We find appellant's reliance on Prince v. State, Tex.Cr.App., 503 S.W.2d 777, to be misplaced. In Prince, this Court held that probation could not be revoked on the ground that defendant had subsequently been convicted of committing an offense where such conviction was not final. In the instant case, the State did not rely upon the conviction as the basis for its motion to revoke probation. Both the motion to revoke and the order revoking probation were worded to the effect that appellant committed the offense of aggravated robbery. The State alleged and sought to prove the commission, not the conviction, of the offense of aggravated robbery. See Barrientez v. State, supra.
No abuse of discretion is shown in the revocation of appellant's probation.
The judgment is affirmed.
DOUGLAS, J., not participating.
Opinion approved by the Court.
ROBERTS, Judge (concurring).
I concur in the result reached in this case. Although it does not appear from the record that counsel at the revocation hearing was the same as counsel at the trial of the aggravated robbery charge, such fact was admitted by the parties at oral argument. The requirements of Barrientez v. State, 500 S.W.2d 474 (Tex.Cr.App.1973), for the introduction of this testimony are thus satisfied.
ONION, Presiding Judge (dissenting).
This case is almost Barrientez v. State, 500 S.W.2d 474 (Tex.Cr.App.1973), all over again. The question presented is whether in a probation revocation proceeding a trial judge, over objection, may take judicial notice given in a prior trial and use the same as the basis of the revocation where such testimony is not in any way incorporated in the record.
In Barrientez the majority held that the court could take such judicial notice where the trial judge was the same and where the probationer was represented at the prior trial and the revocation hearing by the same attorney. To such improper and erroneous use of judicial notice this writer dissented. See Barrientez v. State, supra, dissenting opinion.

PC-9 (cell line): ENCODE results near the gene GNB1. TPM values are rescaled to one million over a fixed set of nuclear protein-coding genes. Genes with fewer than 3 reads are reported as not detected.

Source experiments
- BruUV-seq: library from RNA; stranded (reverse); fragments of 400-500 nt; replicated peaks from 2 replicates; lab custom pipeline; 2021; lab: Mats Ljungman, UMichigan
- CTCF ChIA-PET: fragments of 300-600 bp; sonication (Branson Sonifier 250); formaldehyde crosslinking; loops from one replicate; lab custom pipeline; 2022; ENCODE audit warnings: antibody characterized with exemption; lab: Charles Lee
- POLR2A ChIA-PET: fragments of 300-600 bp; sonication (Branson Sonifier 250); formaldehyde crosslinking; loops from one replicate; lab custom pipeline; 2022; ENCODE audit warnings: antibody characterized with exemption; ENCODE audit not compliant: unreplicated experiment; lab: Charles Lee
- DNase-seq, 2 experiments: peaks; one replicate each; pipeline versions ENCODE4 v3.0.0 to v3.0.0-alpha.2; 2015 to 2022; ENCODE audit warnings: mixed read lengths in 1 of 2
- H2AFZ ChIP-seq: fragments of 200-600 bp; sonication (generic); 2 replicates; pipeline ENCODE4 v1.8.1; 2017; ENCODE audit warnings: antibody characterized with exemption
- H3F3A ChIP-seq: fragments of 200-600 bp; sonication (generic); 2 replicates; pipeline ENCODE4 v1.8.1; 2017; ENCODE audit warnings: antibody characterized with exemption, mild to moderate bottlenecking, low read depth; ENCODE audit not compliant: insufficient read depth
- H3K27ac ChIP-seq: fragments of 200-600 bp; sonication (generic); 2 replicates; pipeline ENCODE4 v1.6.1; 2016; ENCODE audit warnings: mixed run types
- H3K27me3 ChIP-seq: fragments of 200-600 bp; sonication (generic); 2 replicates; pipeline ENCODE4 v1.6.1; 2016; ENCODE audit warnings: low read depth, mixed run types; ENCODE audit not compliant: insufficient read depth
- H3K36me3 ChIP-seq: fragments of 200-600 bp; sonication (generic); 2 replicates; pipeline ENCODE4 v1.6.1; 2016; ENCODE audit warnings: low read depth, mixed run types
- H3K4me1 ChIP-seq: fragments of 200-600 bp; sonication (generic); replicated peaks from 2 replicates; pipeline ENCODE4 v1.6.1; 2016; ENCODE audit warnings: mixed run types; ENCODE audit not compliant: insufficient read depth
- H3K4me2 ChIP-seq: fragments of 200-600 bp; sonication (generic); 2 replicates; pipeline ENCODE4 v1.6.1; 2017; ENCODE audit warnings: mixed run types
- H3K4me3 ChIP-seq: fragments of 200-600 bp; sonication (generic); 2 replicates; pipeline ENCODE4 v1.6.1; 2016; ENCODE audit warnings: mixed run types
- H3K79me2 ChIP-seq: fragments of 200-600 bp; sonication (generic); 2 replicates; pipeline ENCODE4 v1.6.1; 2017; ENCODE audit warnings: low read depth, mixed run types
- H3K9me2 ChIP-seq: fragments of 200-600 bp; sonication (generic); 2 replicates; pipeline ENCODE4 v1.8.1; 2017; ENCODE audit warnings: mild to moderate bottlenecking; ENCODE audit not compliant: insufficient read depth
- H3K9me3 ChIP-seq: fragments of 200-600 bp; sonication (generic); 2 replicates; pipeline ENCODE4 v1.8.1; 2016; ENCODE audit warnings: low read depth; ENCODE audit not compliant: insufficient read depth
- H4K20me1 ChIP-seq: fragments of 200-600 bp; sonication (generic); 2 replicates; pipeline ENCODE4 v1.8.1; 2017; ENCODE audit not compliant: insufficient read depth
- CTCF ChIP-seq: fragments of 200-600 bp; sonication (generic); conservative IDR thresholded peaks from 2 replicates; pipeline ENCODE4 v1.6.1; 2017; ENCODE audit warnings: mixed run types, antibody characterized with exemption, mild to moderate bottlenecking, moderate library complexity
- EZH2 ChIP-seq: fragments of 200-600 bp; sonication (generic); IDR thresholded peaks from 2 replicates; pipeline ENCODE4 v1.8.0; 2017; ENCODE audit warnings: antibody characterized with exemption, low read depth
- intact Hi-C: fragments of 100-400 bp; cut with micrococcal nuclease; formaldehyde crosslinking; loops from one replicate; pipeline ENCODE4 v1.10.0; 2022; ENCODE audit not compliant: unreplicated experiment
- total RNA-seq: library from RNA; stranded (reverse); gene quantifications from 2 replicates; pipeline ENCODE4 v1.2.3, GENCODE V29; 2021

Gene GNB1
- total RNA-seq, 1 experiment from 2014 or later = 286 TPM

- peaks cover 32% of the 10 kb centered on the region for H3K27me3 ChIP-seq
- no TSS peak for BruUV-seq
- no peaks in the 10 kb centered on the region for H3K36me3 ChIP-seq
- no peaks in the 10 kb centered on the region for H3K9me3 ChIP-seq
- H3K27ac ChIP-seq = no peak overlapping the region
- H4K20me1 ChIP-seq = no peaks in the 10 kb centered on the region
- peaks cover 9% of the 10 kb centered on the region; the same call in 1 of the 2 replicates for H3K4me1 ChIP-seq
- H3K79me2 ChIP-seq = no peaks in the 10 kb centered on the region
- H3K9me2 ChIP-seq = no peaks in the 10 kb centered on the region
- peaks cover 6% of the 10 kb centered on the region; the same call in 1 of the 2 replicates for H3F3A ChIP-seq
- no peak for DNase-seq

In the instant case the appellant was identified as the person on probation. Then, relying upon Barrientez, the State offered by inference all of the evidence heard in Cause No. 209070 where the State concluded that the appellant was found guilty of aggravated robbery and assessed a punishment of fifty (50) years. There was no sworn testimony identifying this appellant as the accused in such trial, no showing as to when such trial took place, or any showing that the offense there involved occurred while the appellant was on probation. Further, no predicate was laid in compliance with Article 39.01, Vernon's Ann.C.C.P., so as to authorize the use of testimony from the prior case, and no transcription of the court reporter's notes or *620 any other part of the prior record appears in this appellate record. There is no way that this court can, from this record, pass upon the sufficiency of the evidence and any abuse of discretion. For the same reasons set forth in the dissenting opinions in Barrientez v. State, supra, and Stephenson v. State, 500 S.W.2d 855 (Tex.Cr.App.1973), I dissent to the affirmance of this conviction. Further, I would point out again that the Barrientez decision turned upon the fact that the judge was the same and the defense lawyer was the same. In today's opinion, the majority refers to the fact only that the same judge presided at both the prior trial and the revocation hearing. I hope that the majority is not attempting to extend the rule of Barrientez in a case where the record reflects that the judge and the defense counsel were the same at both proceedings.
For the reasons stated, I dissent.